[Owasp-o2-platform] [Owasp-dotnet] Are .NET WebServices vulnerable to CSRF?

dinis cruz dinis.cruz at owasp.org
Tue Feb 7 11:56:06 UTC 2012


Hi Jaideep

I agree that the content-type header defence makes me nervous, and btw that
307 attack looks pretty interesting :)  (does it work in .NET asmx?)

But my key question remains, are .NET ASMX WebServices vulnerable to CSRF?

There are two things that must happen for this to be a problem (in
TeamMentor or other ASPX webservices)

   1. It is possible to invoke those WebServices from another domain (note
   that this is actually a current business/user-requirement)
   2. Will the browser send the user's cookies via the CSRF (these cookies
   are used by the WebService to authenticate the user)

If this is possible then we have a problem (and I need to make the required
code changes)

But is it a problem?

And if so, wouldn't this be a big issue with tons of vulnerable websites
out there?

Finally, are there any recommended solutions?

Dinis Cruz

Blog: http://diniscruz.blogspot.com
Twitter: http://twitter.com/DinisCruz
Web: http://www.owasp.org/index.php/O2


On 7 February 2012 05:19, Jaideep Jha <jaideepjha at gmail.com> wrote:

> Why should content-type header be considered good enough CSRF defense ?
>
> Many sites have incorrectly configured crossdomain.xml files
> (allow-access-from domain="*") - thus making cross domain requests with
> arbitrary header / header values from swf files a trivial attack vector.
>
> Also, even if the cross domain policy files are correctly configured, I
> have seen the 307 redirect attack - as explained here<http://lists.webappsec.org/pipermail/websecurity_lists.webappsec.org/2011-February/007533.html>- working well till very recently across browsers.
>
> Regards,
> Jaideep
>
> On Mon, Feb 6, 2012 at 5:33 PM, dinis cruz <dinis.cruz at owasp.org> wrote:
>
>> I Robert, thanks for your comments (bellow).
>>
>> You can actually see the app running and get its source code :)
>>
>> The whole thing is at GitHub <http://teammentor.github.com/>, and here
>> is the source code of the version with a test Library (OWASP Top 10):
>> https://github.com/TeamMentor-OWASP/Master  (just download the zip file
>> and click on the 'Start webserver.bat' to have a locally running copy)
>>
>> If you just want to take a look at it, check out this test server:
>>
>>    - http://50.18.82.146:8081 for the main GUI and
>>    - http://50.18.82.146:8081/aspx_pages/tm_webservices.asmx for the
>>    webservices
>>
>> In terms of CSRF for ASMX, my current understanding comes mainly from
>> this Scott Guthrie article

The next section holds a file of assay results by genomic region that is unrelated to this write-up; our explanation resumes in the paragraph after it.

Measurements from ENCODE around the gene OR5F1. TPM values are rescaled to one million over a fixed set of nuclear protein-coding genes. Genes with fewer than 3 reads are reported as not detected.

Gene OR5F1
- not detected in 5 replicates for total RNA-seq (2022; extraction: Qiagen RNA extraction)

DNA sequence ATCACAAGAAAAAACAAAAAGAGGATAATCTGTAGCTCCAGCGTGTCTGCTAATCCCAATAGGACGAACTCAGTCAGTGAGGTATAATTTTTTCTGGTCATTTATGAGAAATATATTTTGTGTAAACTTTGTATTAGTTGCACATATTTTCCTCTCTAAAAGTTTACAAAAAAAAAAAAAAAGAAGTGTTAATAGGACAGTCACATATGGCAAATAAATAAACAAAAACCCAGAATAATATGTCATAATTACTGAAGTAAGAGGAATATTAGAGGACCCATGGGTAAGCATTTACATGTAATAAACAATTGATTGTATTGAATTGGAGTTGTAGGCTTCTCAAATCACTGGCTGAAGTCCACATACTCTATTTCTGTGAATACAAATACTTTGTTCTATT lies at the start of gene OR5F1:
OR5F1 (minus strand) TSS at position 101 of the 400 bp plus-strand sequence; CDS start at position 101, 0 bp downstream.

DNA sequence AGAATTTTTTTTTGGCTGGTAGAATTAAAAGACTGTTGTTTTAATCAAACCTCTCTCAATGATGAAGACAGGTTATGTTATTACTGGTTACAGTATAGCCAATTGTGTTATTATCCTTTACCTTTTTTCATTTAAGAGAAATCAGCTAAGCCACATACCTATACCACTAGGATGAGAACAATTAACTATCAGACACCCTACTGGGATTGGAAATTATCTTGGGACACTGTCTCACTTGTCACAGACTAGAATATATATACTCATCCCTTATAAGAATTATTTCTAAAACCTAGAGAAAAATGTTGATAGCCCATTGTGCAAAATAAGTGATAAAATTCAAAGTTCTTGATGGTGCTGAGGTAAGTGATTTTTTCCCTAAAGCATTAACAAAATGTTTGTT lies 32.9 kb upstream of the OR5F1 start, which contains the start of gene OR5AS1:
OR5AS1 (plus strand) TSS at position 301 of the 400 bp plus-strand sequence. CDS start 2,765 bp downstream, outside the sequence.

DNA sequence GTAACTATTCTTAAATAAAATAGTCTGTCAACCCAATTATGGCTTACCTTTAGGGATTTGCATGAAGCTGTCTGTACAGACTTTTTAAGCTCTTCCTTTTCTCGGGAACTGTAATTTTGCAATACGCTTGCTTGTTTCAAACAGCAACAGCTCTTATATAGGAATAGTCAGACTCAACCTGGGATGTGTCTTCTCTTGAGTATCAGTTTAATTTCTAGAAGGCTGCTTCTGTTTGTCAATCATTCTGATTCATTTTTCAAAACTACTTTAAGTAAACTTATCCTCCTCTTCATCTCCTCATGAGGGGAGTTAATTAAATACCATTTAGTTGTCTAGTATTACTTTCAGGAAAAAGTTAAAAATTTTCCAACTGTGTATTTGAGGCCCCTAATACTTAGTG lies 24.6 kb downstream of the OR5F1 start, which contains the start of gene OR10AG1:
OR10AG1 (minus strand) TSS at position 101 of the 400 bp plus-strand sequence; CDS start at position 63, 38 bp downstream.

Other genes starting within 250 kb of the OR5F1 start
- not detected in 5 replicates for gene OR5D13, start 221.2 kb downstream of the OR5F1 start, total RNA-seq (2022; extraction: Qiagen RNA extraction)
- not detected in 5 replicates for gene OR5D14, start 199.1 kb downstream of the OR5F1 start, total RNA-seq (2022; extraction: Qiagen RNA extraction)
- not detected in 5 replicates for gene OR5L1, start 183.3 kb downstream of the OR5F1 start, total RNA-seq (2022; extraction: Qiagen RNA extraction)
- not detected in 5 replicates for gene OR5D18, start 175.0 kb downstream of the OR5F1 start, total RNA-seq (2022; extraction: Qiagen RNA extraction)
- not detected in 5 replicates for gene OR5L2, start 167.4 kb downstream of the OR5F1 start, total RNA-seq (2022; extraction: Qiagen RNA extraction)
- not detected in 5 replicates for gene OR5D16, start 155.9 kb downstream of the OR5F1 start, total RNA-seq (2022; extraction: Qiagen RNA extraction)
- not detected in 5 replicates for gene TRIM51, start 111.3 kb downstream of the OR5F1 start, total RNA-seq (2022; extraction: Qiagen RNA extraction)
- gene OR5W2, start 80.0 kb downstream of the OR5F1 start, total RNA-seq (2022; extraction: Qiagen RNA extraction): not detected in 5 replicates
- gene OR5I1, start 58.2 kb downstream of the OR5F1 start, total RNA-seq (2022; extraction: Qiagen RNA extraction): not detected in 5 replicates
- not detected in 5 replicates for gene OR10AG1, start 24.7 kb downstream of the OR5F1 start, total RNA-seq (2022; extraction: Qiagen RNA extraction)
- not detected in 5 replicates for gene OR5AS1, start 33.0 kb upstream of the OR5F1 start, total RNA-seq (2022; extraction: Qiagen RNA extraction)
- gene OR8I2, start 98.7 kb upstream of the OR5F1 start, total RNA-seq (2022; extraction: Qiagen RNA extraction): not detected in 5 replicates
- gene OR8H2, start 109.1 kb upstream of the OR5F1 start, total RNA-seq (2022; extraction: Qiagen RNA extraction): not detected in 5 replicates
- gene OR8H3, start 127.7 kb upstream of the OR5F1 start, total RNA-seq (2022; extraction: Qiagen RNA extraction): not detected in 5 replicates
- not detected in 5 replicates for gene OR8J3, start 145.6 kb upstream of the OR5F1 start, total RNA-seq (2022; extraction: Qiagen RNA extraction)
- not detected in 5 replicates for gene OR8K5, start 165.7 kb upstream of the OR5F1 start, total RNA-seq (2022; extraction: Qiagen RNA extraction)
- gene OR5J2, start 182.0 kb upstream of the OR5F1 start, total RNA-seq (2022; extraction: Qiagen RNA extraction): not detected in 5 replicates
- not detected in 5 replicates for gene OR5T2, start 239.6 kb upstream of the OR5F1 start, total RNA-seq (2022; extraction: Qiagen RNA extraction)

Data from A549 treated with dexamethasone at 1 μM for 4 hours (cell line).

>> http://weblogs.asp.net/scottgu/archive/2007/04/04/json-hijacking-and-how-asp-net-ajax-1-0-mitigates-these-attacks.aspx (also
>> referenced here AJAX Hacker Attacks - Cross Site Request Forgery<http://weblogs.asp.net/dwahlin/archive/2007/04/04/ajax-hacker-attacks-cross-site-request-forgery.aspx>
>>  )
>>
>> Those articles imply that asmx webservices are not vulnerable to CSRF due
>> to the extra *application/json ContentType* header.
>>
>> Dinis Cruz
>>
>> Blog: http://diniscruz.blogspot.com
>> Twitter: http://twitter.com/DinisCruz
>> Web: http://www.owasp.org/index.php/O2
>>
>>
>> On 3 February 2012 18:38, Róbert Tézli <tezli.robert at live.de> wrote:
>>
>>> I think without seeing the application nobody can help you finding out
>>> if your application is vulnerable to attacks like CSRF.
>>> A good point to start is checking XSS first since an attacker have to
>>> perform the request against your web service as
>>> trusted user. In ASP.Net Mvc 3 unique CSRF tokens are used to make sure
>>> the request was made is unique. Since you want use JavaScript with
>>> Asp.Net
>>>  Web Services you won't have this advantage but you could generate and
>>> deliver CSRF token challenges with the JavaScript the user loads with
>>> the page
>>> assuming that you are not caching anything.
>>>
>>> I doubt that web services are not vulnerable to CSRF since the request
>>> that is performed against it comes from within the users browser which
>>> has the session cookie,
>>> the same ip and the referrer can be spoofed easily. How should the web
>>> service know that this specific request did not came from the user but
>>> from an other script
>>> within the page?
>>>
>>> Like i said, without seeing the source code (at least from the website
>>> where the JavaScript is embedded) nobody(at least not me) could give you
>>> an answer on that.
>>>
>>> Regards,
>>>
>>> Robert
>>>
>>> > While developing TeamMentor <http://teammentor.github.com> I
>>> implemented a
>>>
>>> > number of WebServices (consumed via jQuery) and now on its final push
>>> for
>>> > release I want to double check that they are not vulnerable to CSRF.
>>> >
>>> > There isn't a lot of good information out there and it seems that in
>>> .NET,
>>> > *.asmx are protected by default to CSRF, with a possible exception of
>>> an
>>> > exploit scenario using Flash (to set the cookies)
>>> >
>>> > Anybody has more info?
>>> >
>>> > Dinis Cruz
>>> >
>>> > Blog: http://diniscruz.blogspot.com
>>> > Twitter: http://twitter.com/DinisCruz
>>> > Web: http://www.owasp.org/index.php/O2
>>> >
>>> >
>>> >
>>> > _______________________________________________
>>> > Owasp-dotnet mailing list
>>> > Owasp-dotnet at lists.owasp.org
>>> > https://lists.owasp.org/mailman/listinfo/owasp-dotnet
>>>
>>> --
>>> Robert Tezli
>>> Voigstraße 39
>>> 10247 Berlin
>>> Germany
>>>
>>> Mail : tezli.robert at live.de
>>> Phone: +4916094989708
>>> Web  : pixills.com
>>>
>>>
>>
>> _______________________________________________
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>> Owasp-o2-platform at lists.owasp.org
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>>
>>
>
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